Summary: Courts, legislatures and attorneys general are continuing to come face-to-face with the ongoing scourge that is the misuse of guardianship legal proceedings in order to abuse seniors. While this abuse can often involve the loss of a senior’s personal autonomy, it also often involves financial abuse, as well. There are certain things seniors can do to protect themselves, especially when it comes to estate planning. But taking pro-active steps to to put a complete estate plan into place, you can better protect yourself from the possibility of someone using the legal system against in order to seize control of your wealth.
Another state is taking on the monumental task of trying to reform its system of adult guardianship and conservatorship. In this case, that state, as reported by the Associated Press in October 2016, is Nevada. That pursuit of reform came on the heels of a 15-month study into the system, which revealed far too many stories of “‘abuse, fear and distrust’ in the program.” The state’s Attorney General, who also promised to attack the problem, promised to do what his office could to prevent guardians from swindling the people they were supposed to be protecting.
The “flash point” that helped trigger this action was series of newspaper reports in the Las Vegas Review-Journal, which exposed a considerable amount of this abuse that was going on. “Some of the cases were just horrible to read,” Barbara Buckley, the executive director of the Legal Aid Center of Southern Nevada, told the newspaper. “Individuals in this situation are being stripped of their civil liberties, the right to run their life as they see fit, without anyone speaking to them or advocating on their behalf.”
Other states have discovered similar problems and have sought to put reforms into place to stop this abuse. One of the earliest sources splotlighting this problem of guardianship abuse was a book entitled, “The Retirement Nightmare,” by Diane G. Armstrong. Originally published, in 2000, Armstrong’s book sounded the alarm regarding how this previously relatively little-known part of the legal system was being abused to strip away seniors’ rights and wealth.
In her book, Armstrong outlined several vital, and easy, steps people can take to reduce or eliminate their risk of being the subject of an unwanted and unneeded guardianship proceeding. Although the author published her book 16 years ago, her advice when it comes to estate planning is just as useful today as it was in 2000. First, Armstrong recommends “working with the right attorney.” This of course, is key. An attorney experienced in the law of estate planning can give a full picture of the legal options available to you for your estate and make helpful recommendations regarding what estate planning tools will (or won’t) help you achieve your planning objectives.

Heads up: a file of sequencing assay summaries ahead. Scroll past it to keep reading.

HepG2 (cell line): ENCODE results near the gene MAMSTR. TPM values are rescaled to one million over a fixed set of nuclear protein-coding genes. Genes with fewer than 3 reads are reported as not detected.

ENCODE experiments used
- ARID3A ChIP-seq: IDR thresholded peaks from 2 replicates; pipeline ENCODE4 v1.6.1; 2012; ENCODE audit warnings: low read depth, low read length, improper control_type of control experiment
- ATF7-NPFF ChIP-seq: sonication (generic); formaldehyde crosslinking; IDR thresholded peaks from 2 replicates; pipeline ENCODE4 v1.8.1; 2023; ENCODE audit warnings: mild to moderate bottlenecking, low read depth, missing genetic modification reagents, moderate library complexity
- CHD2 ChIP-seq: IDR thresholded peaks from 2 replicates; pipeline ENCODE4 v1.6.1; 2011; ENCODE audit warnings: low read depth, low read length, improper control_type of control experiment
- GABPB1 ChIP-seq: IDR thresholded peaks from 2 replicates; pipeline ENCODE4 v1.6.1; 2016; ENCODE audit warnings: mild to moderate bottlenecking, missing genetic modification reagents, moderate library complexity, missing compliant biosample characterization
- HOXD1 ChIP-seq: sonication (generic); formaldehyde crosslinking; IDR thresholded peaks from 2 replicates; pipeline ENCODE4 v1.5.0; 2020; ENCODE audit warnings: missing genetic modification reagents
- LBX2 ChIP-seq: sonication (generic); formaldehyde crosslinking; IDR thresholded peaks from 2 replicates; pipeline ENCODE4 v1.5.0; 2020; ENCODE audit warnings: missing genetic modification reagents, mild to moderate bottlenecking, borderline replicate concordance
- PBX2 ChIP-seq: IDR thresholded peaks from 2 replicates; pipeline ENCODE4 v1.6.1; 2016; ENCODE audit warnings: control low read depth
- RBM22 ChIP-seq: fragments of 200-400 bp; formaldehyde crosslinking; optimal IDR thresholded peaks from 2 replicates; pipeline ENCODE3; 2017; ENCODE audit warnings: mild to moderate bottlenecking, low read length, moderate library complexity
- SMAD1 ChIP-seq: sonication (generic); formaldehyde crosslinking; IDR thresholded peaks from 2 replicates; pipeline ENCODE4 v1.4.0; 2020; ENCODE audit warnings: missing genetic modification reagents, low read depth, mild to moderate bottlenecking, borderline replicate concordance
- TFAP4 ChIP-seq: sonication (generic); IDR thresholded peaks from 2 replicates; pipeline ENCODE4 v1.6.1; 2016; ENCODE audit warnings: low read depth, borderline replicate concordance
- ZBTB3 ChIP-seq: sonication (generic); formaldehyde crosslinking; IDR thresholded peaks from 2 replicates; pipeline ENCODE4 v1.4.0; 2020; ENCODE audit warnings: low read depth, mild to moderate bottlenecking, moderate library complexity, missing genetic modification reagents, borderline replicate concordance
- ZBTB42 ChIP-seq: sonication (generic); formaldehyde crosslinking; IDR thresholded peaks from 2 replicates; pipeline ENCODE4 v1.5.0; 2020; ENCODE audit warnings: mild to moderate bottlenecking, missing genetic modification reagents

In her second and third points, Armstrong highlights executing the proper legal documents to carry out your planning goals. These documents, which make up a complete estate plan, include a will, a power of attorney for financial decisions, a power of attorney for healthcare decisions, a living will. Depending on your situation, you plan may also include a revocable living trust.
A living trust is often best-known for its potential benefits when it comes to avoiding probate. But a living trust may also offer a degree of protection when it comes to an involuntary guardianship, as well. Sometimes, people go to court asking a judge to declare your mentally incompetent and appoint someone to manage your assets (often known as a conservator or guardian of the estate,) in order to take the control of your assets away from you and put it in their hands. A living trust may help you avoid this potential pitfall. Your properly funded living trust may be able to help even if this were to happen. That’s because, in your revocable living trust, you likely named yourself as the initial trustee and named one (or hopefully multiple) successor trustee(s,) whom the trust stated would take over managing the trust if you died or were declared incompetent. Therefore, even if a judge did make such a declaration, all that would happen in your case is that the management of your assets would pass from you to the person you named as your successor trustee when you signed your trust document.
This article is published by the Legacy Assurance Plan and is intended for general informational purposes only. Some information may not apply to your situation. It does not, nor is it intended, to constitute legal advice. You should consult with an attorney regarding any specific questions about probate, living probate or other estate planning matters. Legacy Assurance Plan is an estate planning services-company and is not a lawyer or law firm and is not engaged in the practice of law. For more information about this and other estate planning matters visit our website at www.legacyassuranceplan.com.
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